How To Squeeze Every Penny Out Of Your Car

By Eric Peters, Automotive Columnist

People who lived through the original Great Depression learned how to squeeze every last drop of value out of every penny they had — and never wasted anything.

It looks like this generation is going to have to relearn those lessons… double-time quick.

The best way to save money, of course, is to avoid having to spend it in the first place. Here are a few ideas that might be helpful:

Extend Your Battery Life

Batteries are expensive — good ones can cost more than $100 — so the longer yours lasts, the better it is for your bottom line.

One way to extend the useful life of your car’s battery is to keep it at full charge by avoiding such practices as running accessories (radio, headlights, interior lights, etc.) for extended periods with the engine off. When the engine is off, so is the car’s alternator — which produces the electricity that normally operates the car’s electrical systems as well as keeps the battery fully charged. When the engine is off, you are running on the battery exclusively — which drains away charge.

When you restart the engine, the alternator will restore full charge to the battery; however, excessive discharging (and recharging) of the battery is bad for its long term ability to hold a full charge. This is why you should only use the battery to start the car — not run the accessories for long periods of time.

If the car is not used regularly, consider buying an automatic “trickle charger.” Even though the car is off, there is a gradual draw of current that, over time, can weaken the battery and reduce its longevity. A trickle charger is a simple device that you connect to the battery’s positive and negative terminals and plug into a household outlet. That’s it. The device turns on and off automatically, as needed, to maintain the battery at full charge. Automatic models are completely safe and cannot overcharge your battery. But they can save you money in the form of longer-lived batteries.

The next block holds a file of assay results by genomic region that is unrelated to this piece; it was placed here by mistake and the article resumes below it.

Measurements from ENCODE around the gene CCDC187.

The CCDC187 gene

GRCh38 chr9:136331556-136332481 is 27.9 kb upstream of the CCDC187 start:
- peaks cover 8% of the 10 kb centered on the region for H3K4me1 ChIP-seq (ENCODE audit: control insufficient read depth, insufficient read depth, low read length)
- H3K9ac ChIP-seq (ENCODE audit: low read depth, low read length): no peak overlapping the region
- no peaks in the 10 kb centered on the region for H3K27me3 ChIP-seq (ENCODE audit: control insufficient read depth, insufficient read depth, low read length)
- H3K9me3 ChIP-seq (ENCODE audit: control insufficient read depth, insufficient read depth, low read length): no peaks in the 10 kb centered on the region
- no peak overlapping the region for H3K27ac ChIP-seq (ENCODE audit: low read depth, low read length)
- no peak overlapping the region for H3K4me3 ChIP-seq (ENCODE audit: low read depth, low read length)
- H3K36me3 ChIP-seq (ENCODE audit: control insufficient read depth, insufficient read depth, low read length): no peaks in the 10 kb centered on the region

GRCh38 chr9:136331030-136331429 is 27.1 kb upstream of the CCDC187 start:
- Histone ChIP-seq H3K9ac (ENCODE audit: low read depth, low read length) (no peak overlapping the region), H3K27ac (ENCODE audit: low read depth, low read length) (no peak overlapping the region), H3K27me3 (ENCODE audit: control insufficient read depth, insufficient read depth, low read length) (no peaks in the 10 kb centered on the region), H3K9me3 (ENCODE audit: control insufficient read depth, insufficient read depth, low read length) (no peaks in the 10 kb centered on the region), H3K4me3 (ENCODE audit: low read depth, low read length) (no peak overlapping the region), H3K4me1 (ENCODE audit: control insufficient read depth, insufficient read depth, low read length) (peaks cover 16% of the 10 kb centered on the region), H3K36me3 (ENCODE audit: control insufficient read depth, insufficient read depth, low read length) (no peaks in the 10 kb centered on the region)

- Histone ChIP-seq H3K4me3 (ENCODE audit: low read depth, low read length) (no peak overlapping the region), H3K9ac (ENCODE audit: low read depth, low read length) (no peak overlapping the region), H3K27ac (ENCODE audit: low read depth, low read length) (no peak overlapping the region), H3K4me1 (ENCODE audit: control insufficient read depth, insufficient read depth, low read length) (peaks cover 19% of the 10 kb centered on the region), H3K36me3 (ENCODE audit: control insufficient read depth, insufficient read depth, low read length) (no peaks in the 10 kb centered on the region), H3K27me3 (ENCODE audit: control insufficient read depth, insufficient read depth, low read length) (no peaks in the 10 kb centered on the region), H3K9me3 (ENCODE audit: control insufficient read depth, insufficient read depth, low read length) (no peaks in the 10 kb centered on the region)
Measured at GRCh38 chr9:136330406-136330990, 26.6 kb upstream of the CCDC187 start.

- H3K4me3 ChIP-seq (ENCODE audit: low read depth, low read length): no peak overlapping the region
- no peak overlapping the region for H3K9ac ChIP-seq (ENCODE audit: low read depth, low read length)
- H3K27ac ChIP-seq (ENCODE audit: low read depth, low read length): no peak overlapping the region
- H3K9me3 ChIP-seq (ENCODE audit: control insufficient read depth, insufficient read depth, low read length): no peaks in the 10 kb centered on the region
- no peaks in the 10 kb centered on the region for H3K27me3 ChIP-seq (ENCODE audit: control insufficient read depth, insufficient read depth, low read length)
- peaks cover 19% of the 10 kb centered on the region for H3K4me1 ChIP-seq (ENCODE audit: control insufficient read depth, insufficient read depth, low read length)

Take Care Of Your Tires

Flats are much less commonplace than they once were, in part because modern tire construction methods and materials are much improved over the way tires were made in the past. However, the downside is that people often take tires for granted — and don’t regularly check tire pressure. Everyone has read how this hurts gas mileage — which is absolutely true. But under-inflated tires also wear out more rapidly — which can affect your vehicle’s safety as well as cost you money in the form of more frequent tire replacement.

Under-inflated tires may actually be more commonplace today than in the past because of the widespread use of aluminum alloy wheels. Reason? Alloy wheels often have air bubbles and other imperfections imparted during the casting process (vs. stamped steel wheels). Internal — and microscopic — corrosion can also result in tiny porosities that let air slip out as you drive. The leaks are typically very minor, but over a period of weeks or months, the losses can be significant. And it won’t be noticeable to the eye until the pressure has dropped to dangerously low levels.